We live in a commercial culture that has become – at least in terms of this particular issue – a toxic one. Quite a bit of lip service is devoted to “healthy eating” and “physical activity,” but the advertising dollars and the popular culture support fast food, extra-large portions, and evenings and weekends spent in front of the television. That various fast-food chains offer salads does nothing to negate the fact that the vast majority of their advertising dollars go into the promotion of high-fat, high-calorie, and usually cholesterol-laden industrial food that, inside the corporation, is typically not referred to as “food” at all, but is instead labeled “product.”

    The companies that take in the substantial majority of “eating out” dollars spend a huge amount of money on advertising – it’s a capitalist society, after all, and without sales, there is no company and no jobs – and they also employ “consultants” and lobbyists galore at every level that might be able to institute meaningful limits or regulation. The sole purpose of those people is to prevent regulation in any meaningful way, and if prevention isn’t possible, to at least minimize the influence of any regulation on the profitability of company operations.

    Philosophically, I’m in agreement. What you eat is a choice you make, and no one is being forced at gunpoint to eat a triple McBurger with cheese food product stuff added to the bacon and mayo-based “special sauce.” That holds true for the large fries that typically accompanies such an “entree,” though many people still order a diet soda with the meal, as if the drink will somehow cancel all the negative effects of what they’re eating.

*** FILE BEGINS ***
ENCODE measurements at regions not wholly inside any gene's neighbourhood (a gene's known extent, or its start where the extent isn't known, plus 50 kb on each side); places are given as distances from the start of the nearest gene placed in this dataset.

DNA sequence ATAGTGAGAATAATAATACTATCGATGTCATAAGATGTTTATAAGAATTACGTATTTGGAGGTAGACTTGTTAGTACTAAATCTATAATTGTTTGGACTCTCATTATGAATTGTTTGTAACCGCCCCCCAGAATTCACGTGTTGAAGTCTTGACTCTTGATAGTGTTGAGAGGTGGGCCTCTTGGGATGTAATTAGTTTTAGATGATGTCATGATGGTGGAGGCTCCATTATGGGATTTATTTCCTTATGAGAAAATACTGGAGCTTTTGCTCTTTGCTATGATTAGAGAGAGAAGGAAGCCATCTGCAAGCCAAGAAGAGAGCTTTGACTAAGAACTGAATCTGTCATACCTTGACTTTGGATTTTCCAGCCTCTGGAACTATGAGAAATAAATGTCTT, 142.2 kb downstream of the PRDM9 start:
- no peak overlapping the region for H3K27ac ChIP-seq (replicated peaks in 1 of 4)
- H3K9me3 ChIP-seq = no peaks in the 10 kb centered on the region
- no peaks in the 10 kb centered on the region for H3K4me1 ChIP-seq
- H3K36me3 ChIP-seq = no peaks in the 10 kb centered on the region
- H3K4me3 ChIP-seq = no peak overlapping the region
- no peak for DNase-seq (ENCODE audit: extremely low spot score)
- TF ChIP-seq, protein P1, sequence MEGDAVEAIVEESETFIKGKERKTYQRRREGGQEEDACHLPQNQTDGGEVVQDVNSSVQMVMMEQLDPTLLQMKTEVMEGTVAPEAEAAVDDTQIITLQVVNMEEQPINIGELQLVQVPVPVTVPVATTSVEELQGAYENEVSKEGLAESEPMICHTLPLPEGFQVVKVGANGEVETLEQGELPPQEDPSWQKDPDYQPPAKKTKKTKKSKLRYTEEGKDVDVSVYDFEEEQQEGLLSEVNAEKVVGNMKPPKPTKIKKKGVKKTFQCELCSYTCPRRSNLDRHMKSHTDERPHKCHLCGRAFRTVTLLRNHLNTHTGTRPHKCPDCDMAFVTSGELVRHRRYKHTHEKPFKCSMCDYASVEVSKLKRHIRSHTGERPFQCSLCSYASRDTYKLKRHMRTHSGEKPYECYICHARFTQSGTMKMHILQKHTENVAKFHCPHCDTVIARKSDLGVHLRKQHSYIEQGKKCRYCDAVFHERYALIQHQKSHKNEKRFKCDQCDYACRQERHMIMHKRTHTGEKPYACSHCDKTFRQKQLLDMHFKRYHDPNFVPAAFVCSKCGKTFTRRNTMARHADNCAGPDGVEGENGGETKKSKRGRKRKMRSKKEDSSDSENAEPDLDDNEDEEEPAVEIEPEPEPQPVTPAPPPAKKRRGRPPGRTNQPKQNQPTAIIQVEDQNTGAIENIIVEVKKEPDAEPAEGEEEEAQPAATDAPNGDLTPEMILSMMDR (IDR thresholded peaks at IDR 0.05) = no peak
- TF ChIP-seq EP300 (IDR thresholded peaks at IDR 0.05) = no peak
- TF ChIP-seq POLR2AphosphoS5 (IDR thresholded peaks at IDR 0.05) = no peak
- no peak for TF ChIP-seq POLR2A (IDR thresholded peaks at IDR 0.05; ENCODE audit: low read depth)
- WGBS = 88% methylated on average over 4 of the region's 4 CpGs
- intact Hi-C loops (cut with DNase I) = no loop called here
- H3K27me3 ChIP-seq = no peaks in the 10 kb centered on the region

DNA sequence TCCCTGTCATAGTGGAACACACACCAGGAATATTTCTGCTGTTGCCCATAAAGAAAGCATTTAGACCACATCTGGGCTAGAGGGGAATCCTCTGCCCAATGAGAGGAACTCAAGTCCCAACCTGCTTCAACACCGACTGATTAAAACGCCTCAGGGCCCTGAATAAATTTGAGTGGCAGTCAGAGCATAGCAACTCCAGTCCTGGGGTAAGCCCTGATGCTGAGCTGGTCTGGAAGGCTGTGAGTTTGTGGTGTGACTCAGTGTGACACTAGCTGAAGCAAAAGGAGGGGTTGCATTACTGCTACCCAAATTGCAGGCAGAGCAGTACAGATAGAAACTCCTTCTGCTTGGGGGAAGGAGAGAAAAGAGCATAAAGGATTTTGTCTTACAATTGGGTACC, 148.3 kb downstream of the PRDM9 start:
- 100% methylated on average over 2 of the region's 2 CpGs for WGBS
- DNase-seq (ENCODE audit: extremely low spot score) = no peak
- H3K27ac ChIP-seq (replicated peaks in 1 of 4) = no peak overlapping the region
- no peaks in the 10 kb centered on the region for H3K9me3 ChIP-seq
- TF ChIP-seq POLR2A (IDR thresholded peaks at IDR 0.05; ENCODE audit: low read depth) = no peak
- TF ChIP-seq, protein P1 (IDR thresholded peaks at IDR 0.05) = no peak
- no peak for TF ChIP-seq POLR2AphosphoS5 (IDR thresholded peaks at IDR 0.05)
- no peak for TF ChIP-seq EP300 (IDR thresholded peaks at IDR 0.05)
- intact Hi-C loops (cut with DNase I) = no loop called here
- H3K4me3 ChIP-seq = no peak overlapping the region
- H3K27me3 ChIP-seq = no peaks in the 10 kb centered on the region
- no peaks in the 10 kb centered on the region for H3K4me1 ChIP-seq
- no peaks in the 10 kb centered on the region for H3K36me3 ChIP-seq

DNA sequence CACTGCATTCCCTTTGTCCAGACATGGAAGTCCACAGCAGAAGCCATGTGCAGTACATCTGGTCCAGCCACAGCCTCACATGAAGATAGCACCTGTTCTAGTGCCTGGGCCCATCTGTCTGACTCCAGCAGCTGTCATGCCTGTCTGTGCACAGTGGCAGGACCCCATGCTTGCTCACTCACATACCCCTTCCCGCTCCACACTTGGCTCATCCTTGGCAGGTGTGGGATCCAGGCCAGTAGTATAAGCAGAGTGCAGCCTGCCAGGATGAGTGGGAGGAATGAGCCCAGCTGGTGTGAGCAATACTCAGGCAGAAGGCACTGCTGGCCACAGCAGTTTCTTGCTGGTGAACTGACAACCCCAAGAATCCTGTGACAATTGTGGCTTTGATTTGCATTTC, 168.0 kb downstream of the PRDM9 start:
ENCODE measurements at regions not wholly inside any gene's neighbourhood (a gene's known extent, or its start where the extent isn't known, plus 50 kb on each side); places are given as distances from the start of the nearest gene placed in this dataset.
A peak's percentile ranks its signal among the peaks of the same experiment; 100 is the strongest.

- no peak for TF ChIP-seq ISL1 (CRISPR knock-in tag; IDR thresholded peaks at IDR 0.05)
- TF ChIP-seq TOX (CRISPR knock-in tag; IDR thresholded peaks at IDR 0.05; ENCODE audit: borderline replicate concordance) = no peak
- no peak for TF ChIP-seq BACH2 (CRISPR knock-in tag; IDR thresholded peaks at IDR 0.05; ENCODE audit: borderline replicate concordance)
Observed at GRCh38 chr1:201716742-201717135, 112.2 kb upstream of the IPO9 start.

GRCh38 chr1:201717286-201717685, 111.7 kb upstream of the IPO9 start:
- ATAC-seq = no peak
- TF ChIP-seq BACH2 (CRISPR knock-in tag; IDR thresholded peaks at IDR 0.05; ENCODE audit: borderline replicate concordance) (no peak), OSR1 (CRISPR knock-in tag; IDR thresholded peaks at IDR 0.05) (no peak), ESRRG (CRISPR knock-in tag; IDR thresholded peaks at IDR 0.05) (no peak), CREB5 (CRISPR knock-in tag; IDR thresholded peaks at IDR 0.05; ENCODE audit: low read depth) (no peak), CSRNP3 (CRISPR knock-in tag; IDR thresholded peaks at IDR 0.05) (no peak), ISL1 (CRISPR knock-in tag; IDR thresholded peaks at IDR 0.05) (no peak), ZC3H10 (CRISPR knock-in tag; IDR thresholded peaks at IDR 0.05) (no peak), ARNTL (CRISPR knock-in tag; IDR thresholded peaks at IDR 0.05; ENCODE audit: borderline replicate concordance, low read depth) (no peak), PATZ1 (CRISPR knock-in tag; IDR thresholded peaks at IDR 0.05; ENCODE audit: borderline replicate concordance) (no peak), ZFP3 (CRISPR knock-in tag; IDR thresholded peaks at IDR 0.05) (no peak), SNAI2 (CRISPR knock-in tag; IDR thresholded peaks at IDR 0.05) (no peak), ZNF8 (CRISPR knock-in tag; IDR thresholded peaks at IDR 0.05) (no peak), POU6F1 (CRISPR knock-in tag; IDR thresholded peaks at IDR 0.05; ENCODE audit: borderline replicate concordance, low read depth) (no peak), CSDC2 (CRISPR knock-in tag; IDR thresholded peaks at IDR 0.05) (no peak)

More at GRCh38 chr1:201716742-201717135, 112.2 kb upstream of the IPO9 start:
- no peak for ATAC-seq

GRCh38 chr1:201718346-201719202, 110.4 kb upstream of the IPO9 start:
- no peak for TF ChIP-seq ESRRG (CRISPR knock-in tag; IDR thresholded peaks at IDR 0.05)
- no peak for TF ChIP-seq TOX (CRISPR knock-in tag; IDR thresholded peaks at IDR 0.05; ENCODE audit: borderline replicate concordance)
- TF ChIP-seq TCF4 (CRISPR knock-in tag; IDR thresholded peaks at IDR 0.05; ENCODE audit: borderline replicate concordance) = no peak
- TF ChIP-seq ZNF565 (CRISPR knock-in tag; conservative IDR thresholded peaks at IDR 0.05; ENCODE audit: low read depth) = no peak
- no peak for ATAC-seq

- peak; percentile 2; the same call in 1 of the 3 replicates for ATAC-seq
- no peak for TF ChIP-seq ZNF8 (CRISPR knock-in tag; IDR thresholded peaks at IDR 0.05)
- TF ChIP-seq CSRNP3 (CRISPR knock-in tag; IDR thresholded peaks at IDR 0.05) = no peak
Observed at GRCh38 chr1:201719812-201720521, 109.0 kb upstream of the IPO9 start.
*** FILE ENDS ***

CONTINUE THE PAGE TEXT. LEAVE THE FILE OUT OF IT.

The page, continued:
Philosophy aside, however, it’s not a fair contest. Hundreds of millions of dollars are spent to advertise “food” that’s just barely nutritional, and usually not healthy, especially for a population trending toward the obese. That advertising drowns out the faint, plaintive voice from some government agency – underfunded by design because, after all, we don’t want the “nanny state” telling us what to do – that there are better alternatives for every meal than what’s usually seen on TV.

    Toss in poverty, the time necessary to prepare healthier meals in a population where there’s often not a stay-at-home parent, the relative costliness of high-quality ingredients at the grocery as opposed to empty calories and carbohydrates, and it’s a recipe for a continuation of the current trend, with all the very expensive health care implications that go with it. Add a media culture that emphasizes “sports” at the expense of “fitness,” and it only makes the recipe more difficult to overcome. Everything I read says that a sedentary lifestyle is at least as damaging to one’s health as a diet that’s mostly fast food, but that’s not a message that shows up with any frequency or intensity on television.